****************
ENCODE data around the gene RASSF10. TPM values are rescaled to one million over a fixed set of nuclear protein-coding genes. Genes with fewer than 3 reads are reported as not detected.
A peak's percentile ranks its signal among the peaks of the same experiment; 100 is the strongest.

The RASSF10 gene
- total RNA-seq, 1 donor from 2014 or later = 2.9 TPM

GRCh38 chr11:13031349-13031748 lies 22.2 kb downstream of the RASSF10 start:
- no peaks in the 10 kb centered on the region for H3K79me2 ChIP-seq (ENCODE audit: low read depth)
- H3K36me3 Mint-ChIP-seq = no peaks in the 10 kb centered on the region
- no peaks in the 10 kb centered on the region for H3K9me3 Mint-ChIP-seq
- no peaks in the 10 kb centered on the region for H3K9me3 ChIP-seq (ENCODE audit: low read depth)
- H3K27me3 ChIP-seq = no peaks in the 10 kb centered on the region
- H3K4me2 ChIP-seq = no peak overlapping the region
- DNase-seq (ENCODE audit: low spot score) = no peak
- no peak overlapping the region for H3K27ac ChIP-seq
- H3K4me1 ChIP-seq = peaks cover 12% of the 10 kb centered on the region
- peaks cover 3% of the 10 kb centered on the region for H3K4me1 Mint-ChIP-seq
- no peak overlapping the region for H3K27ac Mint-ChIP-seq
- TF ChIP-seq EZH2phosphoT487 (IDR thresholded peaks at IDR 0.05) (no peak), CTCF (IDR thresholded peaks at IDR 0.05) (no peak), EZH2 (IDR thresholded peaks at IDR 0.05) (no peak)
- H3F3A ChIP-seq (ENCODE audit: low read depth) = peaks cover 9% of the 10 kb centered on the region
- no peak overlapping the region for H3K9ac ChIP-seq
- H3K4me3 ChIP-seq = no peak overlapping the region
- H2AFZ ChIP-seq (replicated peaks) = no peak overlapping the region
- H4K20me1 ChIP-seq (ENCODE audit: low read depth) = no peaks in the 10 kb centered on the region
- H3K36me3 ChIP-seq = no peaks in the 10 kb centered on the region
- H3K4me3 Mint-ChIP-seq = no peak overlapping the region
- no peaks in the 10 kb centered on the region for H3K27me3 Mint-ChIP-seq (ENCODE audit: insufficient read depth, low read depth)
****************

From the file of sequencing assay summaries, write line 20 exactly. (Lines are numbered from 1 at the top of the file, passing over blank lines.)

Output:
- H3K4me3 ChIP-seq = no peak overlapping the region